Huge Win For Privacy Advocates - Mozilla Claims Firefox Stops Entities From Tracking Your Online Behavior

Posted: Jun 4 2019, 11:39pm CDT | by , in Technology News

Huge Win for Privacy Advocates - Mozilla Claims Firefox Stops Entities from Tracking Your Online Behavior

One of the more disconcerting trends in the modern era is that of online advertisers tracking user behavior in the hopes of fine tuning their targeted ads or just to gain some insight into their customer base.

Most every person that surfs the Internet hates it but only a few of us take active measures to stop it, like a VPN or even bespoke browsers that stop that activity in its tracks.

CNet reports that Mozilla’s Firefox will soon join the legions of web browsers that are stopping online tracking of user behavior.

In a blog post describing their move, Mozilla wrote: “People feel increasingly vulnerable...We believe that in order to truly protect people, we need to establish a new standard that puts people's privacy first.”

Specifically, Firefox is targeting cookies - those relics of the web that sound cute but actually collect data on you - and those are what Mozilla is blocking in Firefox through a feature called “enhanced tracking protection.” To their credit, Mozilla announced this project back in 2018 but it is rolling out to wider release just now.

As CNet points out, all of this is part of a larger trend on the part of web browsers and tech companies at large to rein in the somewhat unlimited freedoms that advertisers and websites enjoyed in the past in tracking user activity. Even industry titan Google is getting in on the action and that’s a bigger deal than it might seem. After all, the company makes the vast majority of its money from online advertising revenues.

So why the sudden emphasis on privacy over all else? It seems to be a differentiating factor in an already crowded browser industry but it also reflects wider trends from social media networks to place user data security first. While the notion of browser wars might seem like some relic from 1990s, it is actually an active struggle with the biggest players - Google, Mozilla, and Microsoft - setting the tone for how a lot of us navigate the Internet. The growth of derivative browsers and niche browsers that cater to data security and user privacy presaged this development somewhat.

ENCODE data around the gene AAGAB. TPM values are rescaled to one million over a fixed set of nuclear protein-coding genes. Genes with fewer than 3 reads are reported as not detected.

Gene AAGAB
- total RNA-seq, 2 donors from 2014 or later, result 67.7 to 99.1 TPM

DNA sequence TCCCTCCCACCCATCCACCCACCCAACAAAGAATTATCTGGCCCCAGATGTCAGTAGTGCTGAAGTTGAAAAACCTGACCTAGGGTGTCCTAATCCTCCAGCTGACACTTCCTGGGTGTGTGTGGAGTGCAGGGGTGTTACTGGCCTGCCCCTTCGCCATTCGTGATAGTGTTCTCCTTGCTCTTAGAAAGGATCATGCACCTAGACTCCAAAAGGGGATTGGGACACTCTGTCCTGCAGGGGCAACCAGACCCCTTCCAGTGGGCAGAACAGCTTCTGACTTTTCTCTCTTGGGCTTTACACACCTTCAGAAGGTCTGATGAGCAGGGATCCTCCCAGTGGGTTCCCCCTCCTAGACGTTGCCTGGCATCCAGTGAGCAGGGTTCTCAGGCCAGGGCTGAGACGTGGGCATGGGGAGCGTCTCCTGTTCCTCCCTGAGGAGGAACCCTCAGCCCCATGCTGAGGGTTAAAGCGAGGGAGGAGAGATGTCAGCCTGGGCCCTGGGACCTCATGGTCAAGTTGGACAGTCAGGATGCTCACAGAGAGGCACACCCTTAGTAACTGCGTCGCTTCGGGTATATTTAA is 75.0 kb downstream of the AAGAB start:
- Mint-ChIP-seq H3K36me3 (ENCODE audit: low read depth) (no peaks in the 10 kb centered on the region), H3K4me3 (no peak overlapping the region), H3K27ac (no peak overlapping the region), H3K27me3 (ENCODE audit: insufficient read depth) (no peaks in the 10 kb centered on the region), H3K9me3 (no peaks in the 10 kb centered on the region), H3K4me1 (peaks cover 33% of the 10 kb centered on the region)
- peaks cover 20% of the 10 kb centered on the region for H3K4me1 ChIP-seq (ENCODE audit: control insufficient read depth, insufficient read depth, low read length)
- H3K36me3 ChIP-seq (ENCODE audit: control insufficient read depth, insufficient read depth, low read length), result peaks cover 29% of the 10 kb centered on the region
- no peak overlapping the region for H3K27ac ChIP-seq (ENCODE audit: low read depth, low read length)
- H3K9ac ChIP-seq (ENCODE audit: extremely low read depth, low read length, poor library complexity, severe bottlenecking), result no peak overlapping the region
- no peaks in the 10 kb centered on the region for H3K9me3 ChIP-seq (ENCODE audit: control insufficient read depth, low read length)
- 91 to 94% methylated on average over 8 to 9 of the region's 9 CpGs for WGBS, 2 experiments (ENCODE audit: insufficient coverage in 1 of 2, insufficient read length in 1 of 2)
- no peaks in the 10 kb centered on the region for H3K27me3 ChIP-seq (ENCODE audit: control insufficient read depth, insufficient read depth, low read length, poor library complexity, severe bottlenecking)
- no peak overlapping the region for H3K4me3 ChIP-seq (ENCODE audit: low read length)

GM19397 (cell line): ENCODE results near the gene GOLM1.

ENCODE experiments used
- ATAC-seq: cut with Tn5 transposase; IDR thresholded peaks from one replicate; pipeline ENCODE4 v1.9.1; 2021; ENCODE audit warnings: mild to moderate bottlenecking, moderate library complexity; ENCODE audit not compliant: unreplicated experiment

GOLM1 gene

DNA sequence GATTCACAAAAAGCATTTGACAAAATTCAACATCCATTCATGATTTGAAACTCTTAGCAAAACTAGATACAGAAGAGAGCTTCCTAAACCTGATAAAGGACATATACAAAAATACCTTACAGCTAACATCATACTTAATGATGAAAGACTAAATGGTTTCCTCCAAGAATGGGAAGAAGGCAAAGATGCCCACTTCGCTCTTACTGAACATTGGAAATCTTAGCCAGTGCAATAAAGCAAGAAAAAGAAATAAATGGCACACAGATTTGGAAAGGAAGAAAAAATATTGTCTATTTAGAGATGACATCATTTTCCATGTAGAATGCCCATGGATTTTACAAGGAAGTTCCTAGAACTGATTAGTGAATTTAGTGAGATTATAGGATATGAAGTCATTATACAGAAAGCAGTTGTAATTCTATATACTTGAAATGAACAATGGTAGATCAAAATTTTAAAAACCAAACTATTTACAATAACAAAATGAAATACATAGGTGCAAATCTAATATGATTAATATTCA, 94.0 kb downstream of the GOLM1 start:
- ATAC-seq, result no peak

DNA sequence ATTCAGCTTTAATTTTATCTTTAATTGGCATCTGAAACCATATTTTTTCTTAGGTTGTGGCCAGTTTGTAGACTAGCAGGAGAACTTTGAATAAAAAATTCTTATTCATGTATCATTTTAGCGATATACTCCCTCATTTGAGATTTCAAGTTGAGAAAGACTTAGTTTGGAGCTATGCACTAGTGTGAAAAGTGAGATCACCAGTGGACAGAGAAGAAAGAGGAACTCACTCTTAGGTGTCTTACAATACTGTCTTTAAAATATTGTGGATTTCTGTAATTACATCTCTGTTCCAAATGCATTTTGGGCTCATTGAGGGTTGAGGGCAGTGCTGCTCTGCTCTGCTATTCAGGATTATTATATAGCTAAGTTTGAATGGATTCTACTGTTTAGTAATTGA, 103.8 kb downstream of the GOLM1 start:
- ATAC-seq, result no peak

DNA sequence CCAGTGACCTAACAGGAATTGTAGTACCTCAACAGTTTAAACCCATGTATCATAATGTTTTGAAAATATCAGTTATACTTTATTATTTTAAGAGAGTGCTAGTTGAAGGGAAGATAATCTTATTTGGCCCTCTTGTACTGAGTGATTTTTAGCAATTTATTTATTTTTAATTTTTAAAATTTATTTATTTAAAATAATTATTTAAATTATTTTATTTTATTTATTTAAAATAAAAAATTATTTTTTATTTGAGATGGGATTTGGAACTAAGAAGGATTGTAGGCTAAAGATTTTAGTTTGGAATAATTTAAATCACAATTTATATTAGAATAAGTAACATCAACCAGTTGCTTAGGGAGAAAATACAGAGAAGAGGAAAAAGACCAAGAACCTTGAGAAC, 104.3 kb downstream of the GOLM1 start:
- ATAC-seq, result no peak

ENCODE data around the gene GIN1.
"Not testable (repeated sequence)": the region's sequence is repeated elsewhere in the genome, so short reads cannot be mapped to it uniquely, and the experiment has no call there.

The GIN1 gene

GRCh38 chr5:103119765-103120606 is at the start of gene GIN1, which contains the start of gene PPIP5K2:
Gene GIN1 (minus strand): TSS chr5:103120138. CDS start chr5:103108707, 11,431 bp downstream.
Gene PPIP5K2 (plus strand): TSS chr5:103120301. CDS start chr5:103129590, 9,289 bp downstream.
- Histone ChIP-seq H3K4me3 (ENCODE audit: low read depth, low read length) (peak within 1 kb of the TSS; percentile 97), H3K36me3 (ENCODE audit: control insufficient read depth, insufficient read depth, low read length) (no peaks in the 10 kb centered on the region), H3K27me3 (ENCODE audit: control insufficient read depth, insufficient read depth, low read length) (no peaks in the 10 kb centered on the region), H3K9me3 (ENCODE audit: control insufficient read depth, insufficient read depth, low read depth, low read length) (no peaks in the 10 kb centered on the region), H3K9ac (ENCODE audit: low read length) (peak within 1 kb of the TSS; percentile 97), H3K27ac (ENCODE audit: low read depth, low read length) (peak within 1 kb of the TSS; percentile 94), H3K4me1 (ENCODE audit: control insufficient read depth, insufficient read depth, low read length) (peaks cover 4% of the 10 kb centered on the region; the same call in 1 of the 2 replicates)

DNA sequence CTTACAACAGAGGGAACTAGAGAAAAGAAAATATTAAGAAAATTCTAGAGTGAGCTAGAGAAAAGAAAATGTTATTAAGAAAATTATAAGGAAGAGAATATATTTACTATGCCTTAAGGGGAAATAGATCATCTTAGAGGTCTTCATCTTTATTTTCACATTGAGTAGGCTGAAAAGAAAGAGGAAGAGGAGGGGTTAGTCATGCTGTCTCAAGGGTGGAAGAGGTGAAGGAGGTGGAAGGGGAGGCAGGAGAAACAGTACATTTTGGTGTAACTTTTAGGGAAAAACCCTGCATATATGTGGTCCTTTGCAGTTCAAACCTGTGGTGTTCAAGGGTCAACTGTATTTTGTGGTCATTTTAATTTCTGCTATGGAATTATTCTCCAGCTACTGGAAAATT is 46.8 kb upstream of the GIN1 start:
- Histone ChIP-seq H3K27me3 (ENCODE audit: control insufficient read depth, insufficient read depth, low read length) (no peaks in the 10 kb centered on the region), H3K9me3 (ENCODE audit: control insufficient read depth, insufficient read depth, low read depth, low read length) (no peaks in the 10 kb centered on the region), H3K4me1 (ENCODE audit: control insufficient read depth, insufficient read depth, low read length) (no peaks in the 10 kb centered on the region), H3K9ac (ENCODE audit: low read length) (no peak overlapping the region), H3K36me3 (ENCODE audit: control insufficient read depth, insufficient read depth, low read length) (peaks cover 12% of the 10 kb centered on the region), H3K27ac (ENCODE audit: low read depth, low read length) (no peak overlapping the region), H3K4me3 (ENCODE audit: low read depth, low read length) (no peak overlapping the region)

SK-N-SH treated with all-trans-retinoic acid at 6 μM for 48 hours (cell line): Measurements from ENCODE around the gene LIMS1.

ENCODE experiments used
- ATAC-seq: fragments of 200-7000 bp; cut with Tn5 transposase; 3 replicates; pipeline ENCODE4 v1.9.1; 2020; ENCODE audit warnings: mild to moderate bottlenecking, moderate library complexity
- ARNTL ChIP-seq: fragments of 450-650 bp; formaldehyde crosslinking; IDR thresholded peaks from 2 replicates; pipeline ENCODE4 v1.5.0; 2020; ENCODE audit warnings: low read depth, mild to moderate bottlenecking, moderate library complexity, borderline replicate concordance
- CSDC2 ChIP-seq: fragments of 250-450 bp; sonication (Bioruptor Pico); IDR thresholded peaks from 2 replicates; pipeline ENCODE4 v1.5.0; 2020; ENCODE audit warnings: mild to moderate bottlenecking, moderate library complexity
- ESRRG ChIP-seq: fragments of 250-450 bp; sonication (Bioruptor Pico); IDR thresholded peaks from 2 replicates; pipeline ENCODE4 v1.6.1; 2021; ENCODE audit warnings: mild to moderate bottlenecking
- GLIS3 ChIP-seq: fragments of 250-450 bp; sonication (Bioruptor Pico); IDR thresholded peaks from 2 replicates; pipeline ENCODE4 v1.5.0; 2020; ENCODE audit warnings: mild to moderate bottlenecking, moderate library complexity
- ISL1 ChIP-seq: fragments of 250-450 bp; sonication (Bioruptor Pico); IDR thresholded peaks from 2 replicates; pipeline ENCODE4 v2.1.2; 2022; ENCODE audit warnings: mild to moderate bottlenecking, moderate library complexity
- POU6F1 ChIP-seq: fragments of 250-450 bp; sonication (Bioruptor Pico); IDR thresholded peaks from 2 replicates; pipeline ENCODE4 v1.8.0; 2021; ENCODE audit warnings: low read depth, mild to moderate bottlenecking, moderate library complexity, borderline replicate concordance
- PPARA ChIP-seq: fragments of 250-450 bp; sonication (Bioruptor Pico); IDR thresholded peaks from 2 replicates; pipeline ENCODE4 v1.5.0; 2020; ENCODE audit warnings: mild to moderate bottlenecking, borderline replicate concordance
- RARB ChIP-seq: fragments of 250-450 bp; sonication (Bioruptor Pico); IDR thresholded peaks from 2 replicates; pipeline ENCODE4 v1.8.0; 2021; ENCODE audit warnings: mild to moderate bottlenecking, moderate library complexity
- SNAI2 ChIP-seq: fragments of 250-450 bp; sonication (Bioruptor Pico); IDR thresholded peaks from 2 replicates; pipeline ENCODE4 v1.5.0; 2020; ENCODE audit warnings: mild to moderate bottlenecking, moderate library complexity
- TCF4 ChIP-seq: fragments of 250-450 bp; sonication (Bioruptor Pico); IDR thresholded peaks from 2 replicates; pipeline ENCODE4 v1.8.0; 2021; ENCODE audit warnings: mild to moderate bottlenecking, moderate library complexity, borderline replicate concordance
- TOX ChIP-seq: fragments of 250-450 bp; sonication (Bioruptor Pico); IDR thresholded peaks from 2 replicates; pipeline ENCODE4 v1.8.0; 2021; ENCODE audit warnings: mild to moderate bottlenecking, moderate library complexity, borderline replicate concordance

Google CEO Sundar Pichai reiterated this sentiment in an op-ed when he stated that “Privacy cannot be a luxury good offered only to people who can afford to buy premium products and services” while Facebook’s Mark Zuckerberg has echoed similar sentiments about the market’s future being in privacy. One company that has staked a lot of its future on the privacy argument is Apple which has not only been on the forefront of these developments with its Safari browser but also is moving ahead with more privacy protections in the future for its users.

Again, for the most part, users are aligned with the tech companies that are advocating for less invasive actions on the parts of websites and advertisers in the future though, ultimately, anyone thinking about this rationally knows the future of invasive tracking will be determined largely by one thing: Whether or not it works and makes money.

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The Author

<a href="/latest_stories/all/all/2" rel="author">Luigi Lugmayr</a>
Manfred "Luigi" Lugmayr () is the founding Chief Editor of I4U News and brings over 25 years experience in the technology field to the ever evolving and exciting world of gadgets, tech and online shopping. He started I4U News back in 2000 and evolved it into vibrant technology news and tech and toy shopping hub.
Luigi can be contacted directly at ml[@]




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